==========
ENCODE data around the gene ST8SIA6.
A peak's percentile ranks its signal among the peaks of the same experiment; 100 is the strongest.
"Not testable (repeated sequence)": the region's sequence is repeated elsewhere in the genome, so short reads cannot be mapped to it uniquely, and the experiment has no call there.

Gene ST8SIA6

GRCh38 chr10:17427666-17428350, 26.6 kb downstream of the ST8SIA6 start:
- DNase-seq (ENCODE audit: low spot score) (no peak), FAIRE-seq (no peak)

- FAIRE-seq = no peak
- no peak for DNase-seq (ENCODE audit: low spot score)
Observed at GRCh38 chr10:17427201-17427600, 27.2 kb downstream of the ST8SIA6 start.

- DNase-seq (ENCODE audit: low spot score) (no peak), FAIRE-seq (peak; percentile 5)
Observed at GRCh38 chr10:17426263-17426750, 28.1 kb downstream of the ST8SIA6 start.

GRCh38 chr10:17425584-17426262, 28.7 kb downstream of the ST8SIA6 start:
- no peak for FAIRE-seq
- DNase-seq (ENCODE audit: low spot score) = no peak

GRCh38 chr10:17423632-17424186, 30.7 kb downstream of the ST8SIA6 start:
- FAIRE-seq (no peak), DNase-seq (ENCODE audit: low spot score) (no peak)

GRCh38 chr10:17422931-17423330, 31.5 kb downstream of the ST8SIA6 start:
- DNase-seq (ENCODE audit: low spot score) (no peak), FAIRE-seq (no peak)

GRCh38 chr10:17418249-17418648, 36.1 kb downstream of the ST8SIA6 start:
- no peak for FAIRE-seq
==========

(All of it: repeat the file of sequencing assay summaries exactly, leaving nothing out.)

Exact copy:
ENCODE data around the gene ST8SIA6.
A peak's percentile ranks its signal among the peaks of the same experiment; 100 is the strongest.
"Not testable (repeated sequence)": the region's sequence is repeated elsewhere in the genome, so short reads cannot be mapped to it uniquely, and the experiment has no call there.

Gene ST8SIA6

GRCh38 chr10:17427666-17428350, 26.6 kb downstream of the ST8SIA6 start:
- DNase-seq (ENCODE audit: low spot score) (no peak), FAIRE-seq (no peak)

- FAIRE-seq = no peak
- no peak for DNase-seq (ENCODE audit: low spot score)
Observed at GRCh38 chr10:17427201-17427600, 27.2 kb downstream of the ST8SIA6 start.

- DNase-seq (ENCODE audit: low spot score) (no peak), FAIRE-seq (peak; percentile 5)
Observed at GRCh38 chr10:17426263-17426750, 28.1 kb downstream of the ST8SIA6 start.

GRCh38 chr10:17425584-17426262, 28.7 kb downstream of the ST8SIA6 start:
- no peak for FAIRE-seq
- DNase-seq (ENCODE audit: low spot score) = no peak

GRCh38 chr10:17423632-17424186, 30.7 kb downstream of the ST8SIA6 start:
- FAIRE-seq (no peak), DNase-seq (ENCODE audit: low spot score) (no peak)

GRCh38 chr10:17422931-17423330, 31.5 kb downstream of the ST8SIA6 start:
- DNase-seq (ENCODE audit: low spot score) (no peak), FAIRE-seq (no peak)

GRCh38 chr10:17418249-17418648, 36.1 kb downstream of the ST8SIA6 start:
- no peak for FAIRE-seq